Fairy tales have been present in many generations, portraying a fantasy world for people of all ages. This fantasy that is portrayed by the stories show that good always wins, and evil always suffers. But, what is the hidden message behind the characters of princesses and princes?
In all of the original, Grimm Brother’s fairytales, there are many subtle messages that have one way or another shaped today’s generation, not so much in a positive way. Originally, these stories were meant to be read by adults, not children. “The stories the Brothers Grimm first collected are brusque, comical, and tragic, and are not, strictly speaking, “fairy tales.”
In fact, the Grimm’s never intended the tales to be read by children.” (Zipes). These fairy tale stories, did not really have much of a fairy tale feel to them. In fact, they often times included dark themes such as violence, or sex. Although these stories contained dark themes, they became popular amongst all generations.
Stories such as “Cinderella,” which has a strong theme of sexism and gender roles, “Little Snow-White,” which places a negative connotation on stepmothers, and teaches that beauty is power, and last but not least, “Hansel and Gretel” in which the theme of gender roles is the main focus, are just a few examples of the Grimm’s brothers most well-known influential stories.
To begin with, the story of “Cinderella” as it is told today, is very different from the original Grimm Brother’s version. The original version is much more dark, violent, and sends many negative messages to people of all ages.
At first, one would think that these so-called fairy tales, are harmless and innocent, and give out a positive message. Although when taking another look at it from a different point of view, one can realize that the theme of “Cinderella” is not a theme of hope or finding true happiness, on the contrary, it is based strongly on sexism.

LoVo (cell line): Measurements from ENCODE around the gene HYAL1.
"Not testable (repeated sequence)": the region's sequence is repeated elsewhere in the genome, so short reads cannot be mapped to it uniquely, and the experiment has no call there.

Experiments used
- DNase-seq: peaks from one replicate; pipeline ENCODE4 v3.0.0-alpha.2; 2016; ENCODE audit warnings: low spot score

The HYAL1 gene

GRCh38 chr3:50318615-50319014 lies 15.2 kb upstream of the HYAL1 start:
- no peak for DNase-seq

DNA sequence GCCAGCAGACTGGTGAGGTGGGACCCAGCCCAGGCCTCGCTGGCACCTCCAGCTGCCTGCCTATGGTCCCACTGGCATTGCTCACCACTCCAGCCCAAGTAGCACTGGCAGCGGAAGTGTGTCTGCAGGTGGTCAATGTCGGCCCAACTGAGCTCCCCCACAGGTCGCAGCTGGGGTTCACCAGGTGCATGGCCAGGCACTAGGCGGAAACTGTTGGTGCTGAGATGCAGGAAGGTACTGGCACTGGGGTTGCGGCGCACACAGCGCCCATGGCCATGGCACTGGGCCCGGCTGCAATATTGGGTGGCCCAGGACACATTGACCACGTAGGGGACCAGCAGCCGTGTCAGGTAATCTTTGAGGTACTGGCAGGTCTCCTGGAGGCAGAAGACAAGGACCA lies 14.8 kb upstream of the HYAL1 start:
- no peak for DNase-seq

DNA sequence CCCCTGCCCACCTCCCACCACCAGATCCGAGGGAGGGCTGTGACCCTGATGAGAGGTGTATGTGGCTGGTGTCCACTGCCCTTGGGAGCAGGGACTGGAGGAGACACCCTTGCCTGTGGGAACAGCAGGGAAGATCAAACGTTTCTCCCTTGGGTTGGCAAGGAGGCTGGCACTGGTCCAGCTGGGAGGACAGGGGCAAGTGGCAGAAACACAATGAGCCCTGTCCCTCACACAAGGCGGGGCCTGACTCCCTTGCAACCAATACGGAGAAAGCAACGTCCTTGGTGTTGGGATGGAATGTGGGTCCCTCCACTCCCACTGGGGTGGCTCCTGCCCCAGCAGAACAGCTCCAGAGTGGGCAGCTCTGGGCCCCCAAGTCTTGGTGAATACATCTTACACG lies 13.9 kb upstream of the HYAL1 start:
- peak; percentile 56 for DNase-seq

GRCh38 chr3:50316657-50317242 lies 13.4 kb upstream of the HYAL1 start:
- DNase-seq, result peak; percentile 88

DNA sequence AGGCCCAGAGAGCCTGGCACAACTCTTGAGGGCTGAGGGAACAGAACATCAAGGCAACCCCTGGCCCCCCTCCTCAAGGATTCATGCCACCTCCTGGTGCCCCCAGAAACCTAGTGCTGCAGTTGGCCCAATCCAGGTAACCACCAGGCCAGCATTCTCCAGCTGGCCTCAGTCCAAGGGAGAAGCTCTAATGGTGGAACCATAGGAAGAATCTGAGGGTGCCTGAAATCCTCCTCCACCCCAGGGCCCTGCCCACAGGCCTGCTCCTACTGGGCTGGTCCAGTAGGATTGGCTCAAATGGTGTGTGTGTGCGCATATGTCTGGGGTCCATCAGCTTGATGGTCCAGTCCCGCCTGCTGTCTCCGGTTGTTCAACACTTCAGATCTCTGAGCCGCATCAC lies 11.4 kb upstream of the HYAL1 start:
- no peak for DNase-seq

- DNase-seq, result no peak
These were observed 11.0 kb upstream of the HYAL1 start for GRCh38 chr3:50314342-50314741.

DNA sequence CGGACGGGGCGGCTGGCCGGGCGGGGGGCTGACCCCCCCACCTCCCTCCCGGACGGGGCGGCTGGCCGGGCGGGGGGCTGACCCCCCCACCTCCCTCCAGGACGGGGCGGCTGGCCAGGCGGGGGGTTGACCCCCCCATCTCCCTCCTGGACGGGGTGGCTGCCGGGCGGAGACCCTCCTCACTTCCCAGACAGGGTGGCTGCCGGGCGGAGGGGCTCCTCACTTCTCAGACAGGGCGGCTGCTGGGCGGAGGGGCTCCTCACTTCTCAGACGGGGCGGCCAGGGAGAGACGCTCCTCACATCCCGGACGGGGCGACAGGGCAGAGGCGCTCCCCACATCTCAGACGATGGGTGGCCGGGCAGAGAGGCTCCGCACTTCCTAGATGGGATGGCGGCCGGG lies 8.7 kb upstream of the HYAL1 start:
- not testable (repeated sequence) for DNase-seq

According to critics, in “Cinderella” girls got the message that “In order for them to succeed, they needed to fit into the narrow view of what was beautiful, as well as being kind, generous, self-sacrificing, the epitome of patience and forgiveness” (The Artifice).
In “Cinderella,” one can compare the male character to the female character and instantly notice how Grimm Brother’s idea of a good woman is always portrayed as beautiful, weak, innocent, and submissive.
Whereas the male character is always the one to save the damsel in distress, ultimately being portrayed as strong, sure of himself, and the hero of the story. This female character gives the image that women should be weak, and not fend for themselves.
The character of “Cinderella” is a bad example for women as she does not fight against the cruel situation she is in, rather, most of the time she is submissive and does not take matters into her own hands and runs away; instead, she just waits for the day her prince will find her and rescue her.